Cambridge at COP27: Focus on action and speeding up implementation
While negotiators scrambled for a last-minute deal on a new fund for loss and damage to support countries most vulnerable to the devastating impacts of climate change, Cambridge researchers continued to push for action on cutting emissions.
Green Careers Festival 2023
Cambridge Zero is pleased to be partnering with the University of Cambridge Careers Service on delivering the University’s third Green Careers Fair and second Green Careers Festival.
In collaboration with the Student Union, we have thought carefully about how to deliver a Green Careers Fair that supports all students to find jobs leading the change.
Climate Challenge 2023: Climate Entrepreneurship Competition – Just Decarbonisation
Are you interested in innovation to solve global problems? Do you want a just transition? Join the Climate Challenge, a climate-focussed entrepreneurship competition for postgraduate students and postdoctoral researchers.
27 September 2022
Localized impacts and economic implications from high temperature disruption days under climate change
Research paper examining the change in frequency of exceeding a daily mean temperature threshold on 5- to 20-year time horizons, in collaboration with Cambridge Centre for Risk Studies and the British Antarctic Survey.
New Research: COP must reverse rising pessimism over building sector decarbonisation
The building sector is one of the most important and challenging to decarbonise because it involves a complex overlap of people, places and practices that creates a barrier to designing just emission reduction policies. In a new study led by Cambridge Zero Fellow Ramit Debnath, researchers found that social media engagement with climate policy events is vital to reducing building emissions and ensuring environmental justice.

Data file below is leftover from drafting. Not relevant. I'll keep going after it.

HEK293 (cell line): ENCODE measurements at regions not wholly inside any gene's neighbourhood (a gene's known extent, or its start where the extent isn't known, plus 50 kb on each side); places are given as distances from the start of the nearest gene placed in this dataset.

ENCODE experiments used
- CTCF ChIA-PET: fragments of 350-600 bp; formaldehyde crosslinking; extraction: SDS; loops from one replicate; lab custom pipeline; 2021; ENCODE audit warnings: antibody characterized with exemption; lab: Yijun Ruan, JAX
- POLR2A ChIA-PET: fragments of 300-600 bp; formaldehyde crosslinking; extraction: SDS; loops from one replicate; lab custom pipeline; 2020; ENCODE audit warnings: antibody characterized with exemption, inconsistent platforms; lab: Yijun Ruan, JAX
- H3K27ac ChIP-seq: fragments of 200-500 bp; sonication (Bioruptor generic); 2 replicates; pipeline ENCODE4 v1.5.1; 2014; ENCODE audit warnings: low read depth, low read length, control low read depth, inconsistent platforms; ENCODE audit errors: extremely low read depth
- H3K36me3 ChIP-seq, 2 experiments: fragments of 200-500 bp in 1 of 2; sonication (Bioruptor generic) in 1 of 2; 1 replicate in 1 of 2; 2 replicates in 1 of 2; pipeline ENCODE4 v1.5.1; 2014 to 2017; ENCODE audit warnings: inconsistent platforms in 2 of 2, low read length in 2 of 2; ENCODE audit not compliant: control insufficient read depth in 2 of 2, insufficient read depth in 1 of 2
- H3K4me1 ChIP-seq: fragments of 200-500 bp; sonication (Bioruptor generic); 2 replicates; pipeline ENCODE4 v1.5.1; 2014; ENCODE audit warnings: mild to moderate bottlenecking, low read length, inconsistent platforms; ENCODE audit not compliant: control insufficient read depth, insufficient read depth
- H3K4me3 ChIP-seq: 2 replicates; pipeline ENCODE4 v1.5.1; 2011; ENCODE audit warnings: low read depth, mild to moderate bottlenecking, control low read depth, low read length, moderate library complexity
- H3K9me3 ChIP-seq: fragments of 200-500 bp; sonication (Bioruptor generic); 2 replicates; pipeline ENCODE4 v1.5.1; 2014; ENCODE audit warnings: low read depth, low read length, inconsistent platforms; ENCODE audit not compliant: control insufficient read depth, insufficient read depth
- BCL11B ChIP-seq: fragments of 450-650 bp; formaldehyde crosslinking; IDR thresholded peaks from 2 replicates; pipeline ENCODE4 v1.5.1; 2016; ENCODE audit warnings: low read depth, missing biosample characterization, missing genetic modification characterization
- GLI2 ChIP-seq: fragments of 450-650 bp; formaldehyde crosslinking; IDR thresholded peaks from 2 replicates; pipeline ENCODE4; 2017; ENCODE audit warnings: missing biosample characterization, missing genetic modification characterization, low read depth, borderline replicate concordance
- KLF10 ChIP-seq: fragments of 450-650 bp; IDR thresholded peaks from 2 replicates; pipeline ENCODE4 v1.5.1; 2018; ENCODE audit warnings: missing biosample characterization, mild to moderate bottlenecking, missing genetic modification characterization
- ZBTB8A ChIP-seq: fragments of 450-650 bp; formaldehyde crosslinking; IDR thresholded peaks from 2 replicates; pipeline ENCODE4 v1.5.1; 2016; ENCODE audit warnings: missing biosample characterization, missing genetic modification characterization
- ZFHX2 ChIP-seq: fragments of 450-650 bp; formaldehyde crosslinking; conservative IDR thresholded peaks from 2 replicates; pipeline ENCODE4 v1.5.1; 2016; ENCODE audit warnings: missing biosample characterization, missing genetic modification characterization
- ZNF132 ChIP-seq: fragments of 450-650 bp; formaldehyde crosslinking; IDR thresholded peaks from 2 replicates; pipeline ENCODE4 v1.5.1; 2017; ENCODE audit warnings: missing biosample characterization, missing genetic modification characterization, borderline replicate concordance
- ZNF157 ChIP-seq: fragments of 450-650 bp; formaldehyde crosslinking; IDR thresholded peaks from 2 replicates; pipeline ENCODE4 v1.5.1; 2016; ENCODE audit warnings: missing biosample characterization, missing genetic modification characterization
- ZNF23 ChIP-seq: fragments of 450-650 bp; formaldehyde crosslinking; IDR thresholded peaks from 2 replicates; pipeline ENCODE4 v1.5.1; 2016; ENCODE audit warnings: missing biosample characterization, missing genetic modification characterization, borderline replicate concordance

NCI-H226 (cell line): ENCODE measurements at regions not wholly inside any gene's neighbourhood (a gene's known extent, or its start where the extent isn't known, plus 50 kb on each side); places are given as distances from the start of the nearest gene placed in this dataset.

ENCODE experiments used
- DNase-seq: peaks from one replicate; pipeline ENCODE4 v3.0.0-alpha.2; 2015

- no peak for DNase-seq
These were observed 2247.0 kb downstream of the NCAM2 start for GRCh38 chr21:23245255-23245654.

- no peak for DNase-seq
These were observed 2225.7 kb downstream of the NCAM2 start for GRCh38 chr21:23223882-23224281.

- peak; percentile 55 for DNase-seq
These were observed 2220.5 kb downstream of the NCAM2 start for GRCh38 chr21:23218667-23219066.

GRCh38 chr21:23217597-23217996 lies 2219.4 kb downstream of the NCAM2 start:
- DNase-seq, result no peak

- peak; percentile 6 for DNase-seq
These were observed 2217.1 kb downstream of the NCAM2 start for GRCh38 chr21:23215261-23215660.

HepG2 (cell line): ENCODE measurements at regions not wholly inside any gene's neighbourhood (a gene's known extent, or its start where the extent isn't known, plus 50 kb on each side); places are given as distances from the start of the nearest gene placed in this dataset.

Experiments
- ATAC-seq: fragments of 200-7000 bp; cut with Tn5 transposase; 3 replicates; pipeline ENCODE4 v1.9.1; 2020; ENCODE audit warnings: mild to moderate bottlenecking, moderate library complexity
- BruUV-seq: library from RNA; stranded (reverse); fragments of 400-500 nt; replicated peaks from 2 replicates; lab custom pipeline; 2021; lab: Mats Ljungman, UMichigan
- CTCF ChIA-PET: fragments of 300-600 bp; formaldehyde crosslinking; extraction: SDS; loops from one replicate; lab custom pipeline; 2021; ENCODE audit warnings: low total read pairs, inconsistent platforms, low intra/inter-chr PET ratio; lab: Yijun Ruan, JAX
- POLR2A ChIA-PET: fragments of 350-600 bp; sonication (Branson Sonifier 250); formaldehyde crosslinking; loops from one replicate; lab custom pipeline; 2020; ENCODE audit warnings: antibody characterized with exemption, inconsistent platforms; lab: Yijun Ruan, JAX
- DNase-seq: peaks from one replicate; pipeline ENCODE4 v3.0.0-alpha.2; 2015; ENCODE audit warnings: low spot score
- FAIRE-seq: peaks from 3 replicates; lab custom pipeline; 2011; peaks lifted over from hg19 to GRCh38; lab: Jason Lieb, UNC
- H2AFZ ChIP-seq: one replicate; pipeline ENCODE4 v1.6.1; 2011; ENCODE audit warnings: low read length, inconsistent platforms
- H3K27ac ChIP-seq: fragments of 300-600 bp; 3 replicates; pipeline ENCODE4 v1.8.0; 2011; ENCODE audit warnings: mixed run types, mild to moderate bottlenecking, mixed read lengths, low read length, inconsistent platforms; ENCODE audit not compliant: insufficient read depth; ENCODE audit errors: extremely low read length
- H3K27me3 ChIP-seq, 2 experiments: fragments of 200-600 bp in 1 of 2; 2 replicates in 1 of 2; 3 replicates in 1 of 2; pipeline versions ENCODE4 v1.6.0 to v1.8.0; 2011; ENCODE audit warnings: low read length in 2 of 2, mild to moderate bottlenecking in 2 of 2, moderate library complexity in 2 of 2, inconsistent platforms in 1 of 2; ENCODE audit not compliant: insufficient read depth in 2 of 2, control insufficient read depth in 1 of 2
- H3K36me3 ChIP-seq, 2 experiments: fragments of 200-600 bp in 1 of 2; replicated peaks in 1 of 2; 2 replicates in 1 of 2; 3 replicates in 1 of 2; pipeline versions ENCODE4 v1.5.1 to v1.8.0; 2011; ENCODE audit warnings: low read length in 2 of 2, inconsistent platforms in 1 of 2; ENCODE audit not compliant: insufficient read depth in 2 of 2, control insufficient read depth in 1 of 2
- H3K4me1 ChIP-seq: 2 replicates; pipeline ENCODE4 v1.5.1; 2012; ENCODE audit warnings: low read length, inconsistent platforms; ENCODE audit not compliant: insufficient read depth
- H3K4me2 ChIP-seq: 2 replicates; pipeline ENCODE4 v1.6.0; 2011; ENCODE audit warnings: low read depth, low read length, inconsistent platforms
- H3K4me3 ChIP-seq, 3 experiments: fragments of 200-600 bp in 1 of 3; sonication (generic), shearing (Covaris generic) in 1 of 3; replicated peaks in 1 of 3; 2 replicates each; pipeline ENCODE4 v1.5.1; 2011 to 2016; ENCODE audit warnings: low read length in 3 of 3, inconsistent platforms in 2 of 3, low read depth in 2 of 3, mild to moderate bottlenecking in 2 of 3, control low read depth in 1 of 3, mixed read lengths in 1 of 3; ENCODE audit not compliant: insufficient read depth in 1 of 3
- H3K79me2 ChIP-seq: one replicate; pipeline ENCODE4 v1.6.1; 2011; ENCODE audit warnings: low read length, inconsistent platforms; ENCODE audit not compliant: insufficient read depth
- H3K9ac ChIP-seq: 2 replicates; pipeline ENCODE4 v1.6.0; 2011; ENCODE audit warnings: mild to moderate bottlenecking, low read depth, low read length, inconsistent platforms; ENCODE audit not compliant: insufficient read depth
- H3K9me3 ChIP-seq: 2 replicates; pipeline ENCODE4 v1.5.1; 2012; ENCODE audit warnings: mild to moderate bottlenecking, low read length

Governments must invest and regulate to bring down energy costs, finds pioneering report
Ten Principles for Policymaking in The Energy Transition, a pioneering new report co-authored by energy policy experts from the University of Cambridge’s Centre for Environment, Energy and Natural Resource Governance, sets out how a different approach to policy can empower governments to accelerate innovation, reduce costs and de-risk markets. The report finds that government investment and regulation is key to rapidly bringing down the cost of clean technologies. New principles for policymaking can unlock faster and cheaper technology growth, from green hydrogen to net zero steel, to cut emissions and boost economies.
Study shows competition created by China’s rise as a technology superpower led to significant increases in clean energy investment
The first major study of driving forces behind government funding of energy RD&D – and the public institutions generating it – over the 21st century shows that competition created by China’s rise as a technology superpower led to significant increases in clean energy investment. The study led by University of Cambridge and University of California, Berkeley, and published in the journal Nature Energy, also found that cooperation commitments at a UN climate conference were not just empty words, and did boost 'cleantech' innovation, albeit a long way off levels required to hit net zero or prevent two-degree warming.